This is a drawing of the Dorset coast dating from 1539. It shows the defensive capacity of the area, depicting forts and gun towers and the beacon network of the locality, which is given greatest prominence. The forts depicted here probably include intended as well as actual fortifications.
The existence of this drawing and the proposals it contains can be imputed to the threat of invasion which became probable in 1538 after a peace treaty was signed by Francis I of France and Charles V, Holy Roman Emperor and King of Spain. England and France were ancient enemies and the Catholic Charles V, nephew of Catherine of Aragon, was angered by Henry VIII’s decision to divorce Catherine. Henry’s dissolution of the monasteries provided him with enormous wealth with which he was able to commission surveys of the vulnerable coastline and build defence fortifications. This map is the result of the order sent out by Thomas Cromwell in 1539 for the coasts to be surveyed by local people. These surveys, which were often just sketches or even text, were sent to London and in Greenwich they were edited, compiled and copied out for presentation to the King, who displayed them in Whitehall.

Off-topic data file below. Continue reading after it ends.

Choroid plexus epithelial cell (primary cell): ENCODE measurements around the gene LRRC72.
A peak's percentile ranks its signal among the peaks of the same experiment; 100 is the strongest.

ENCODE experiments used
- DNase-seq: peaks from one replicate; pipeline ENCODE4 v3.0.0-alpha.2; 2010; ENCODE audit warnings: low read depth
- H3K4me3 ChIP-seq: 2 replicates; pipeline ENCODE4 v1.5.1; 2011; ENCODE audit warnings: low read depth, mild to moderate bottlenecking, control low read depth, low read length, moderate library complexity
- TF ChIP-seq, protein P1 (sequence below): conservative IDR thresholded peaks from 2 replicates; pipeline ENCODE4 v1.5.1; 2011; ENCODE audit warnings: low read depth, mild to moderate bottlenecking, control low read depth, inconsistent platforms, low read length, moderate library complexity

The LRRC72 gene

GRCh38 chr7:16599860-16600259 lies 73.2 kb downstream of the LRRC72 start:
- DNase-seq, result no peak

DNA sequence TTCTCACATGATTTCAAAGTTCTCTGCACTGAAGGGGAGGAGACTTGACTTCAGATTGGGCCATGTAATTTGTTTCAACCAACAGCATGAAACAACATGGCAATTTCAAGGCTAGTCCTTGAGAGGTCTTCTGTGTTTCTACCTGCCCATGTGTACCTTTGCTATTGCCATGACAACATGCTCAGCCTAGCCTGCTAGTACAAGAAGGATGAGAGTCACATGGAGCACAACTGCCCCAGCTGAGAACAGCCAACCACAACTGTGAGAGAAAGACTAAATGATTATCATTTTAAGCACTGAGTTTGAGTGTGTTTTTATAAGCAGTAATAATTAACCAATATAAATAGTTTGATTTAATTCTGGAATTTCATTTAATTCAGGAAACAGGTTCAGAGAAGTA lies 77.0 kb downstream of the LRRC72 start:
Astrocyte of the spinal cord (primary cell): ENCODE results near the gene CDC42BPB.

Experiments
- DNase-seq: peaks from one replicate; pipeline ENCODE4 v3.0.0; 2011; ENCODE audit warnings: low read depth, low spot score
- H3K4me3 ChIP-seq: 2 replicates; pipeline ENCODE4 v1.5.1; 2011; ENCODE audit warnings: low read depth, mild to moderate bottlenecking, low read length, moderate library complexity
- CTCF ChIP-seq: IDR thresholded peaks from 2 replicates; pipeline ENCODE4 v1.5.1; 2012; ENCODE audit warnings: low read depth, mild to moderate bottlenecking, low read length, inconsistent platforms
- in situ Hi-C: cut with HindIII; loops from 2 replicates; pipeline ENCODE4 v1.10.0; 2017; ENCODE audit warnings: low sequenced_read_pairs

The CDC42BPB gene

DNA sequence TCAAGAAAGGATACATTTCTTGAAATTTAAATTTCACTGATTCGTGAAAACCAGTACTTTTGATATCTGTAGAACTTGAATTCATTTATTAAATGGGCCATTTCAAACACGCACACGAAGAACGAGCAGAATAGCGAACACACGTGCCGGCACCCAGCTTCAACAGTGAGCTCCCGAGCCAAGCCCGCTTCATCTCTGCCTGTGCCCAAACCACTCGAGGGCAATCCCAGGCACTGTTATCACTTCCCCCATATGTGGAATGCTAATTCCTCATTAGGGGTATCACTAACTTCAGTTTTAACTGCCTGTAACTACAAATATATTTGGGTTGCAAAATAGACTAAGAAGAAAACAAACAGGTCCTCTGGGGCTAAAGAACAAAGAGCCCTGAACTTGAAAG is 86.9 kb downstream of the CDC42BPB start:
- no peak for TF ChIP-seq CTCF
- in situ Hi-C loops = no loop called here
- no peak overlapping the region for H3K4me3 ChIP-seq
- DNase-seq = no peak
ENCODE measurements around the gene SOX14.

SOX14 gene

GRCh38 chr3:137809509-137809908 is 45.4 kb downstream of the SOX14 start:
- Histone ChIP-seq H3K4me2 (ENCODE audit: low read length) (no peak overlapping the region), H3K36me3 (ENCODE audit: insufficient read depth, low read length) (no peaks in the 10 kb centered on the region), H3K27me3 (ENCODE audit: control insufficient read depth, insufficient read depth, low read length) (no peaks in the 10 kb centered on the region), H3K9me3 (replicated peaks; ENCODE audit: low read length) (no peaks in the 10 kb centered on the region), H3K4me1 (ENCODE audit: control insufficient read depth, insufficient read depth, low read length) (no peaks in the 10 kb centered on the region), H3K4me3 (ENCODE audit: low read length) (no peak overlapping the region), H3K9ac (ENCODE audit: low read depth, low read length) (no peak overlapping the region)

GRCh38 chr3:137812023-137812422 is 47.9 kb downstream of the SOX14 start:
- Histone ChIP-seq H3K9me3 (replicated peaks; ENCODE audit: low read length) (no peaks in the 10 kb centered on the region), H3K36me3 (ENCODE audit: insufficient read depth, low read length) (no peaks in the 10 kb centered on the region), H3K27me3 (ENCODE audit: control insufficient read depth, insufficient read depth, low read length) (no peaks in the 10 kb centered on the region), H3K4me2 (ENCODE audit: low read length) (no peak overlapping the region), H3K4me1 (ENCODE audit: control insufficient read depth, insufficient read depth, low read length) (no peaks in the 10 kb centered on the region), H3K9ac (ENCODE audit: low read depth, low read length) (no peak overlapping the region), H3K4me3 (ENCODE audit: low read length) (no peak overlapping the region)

Such a large scale fortification plan is symptomatic of the growth in consciousness of the value of maps that occurred in the Tudor period. This map forms what is most likely to have been the original survey for a pictorial roll map measuring 10 feet long which contains information concerning the state of defences, detailing the distance between points along the coast and measurements at sea. Here the prominence given to beacons is notable and the details of water depth, which are given in manuscript notes.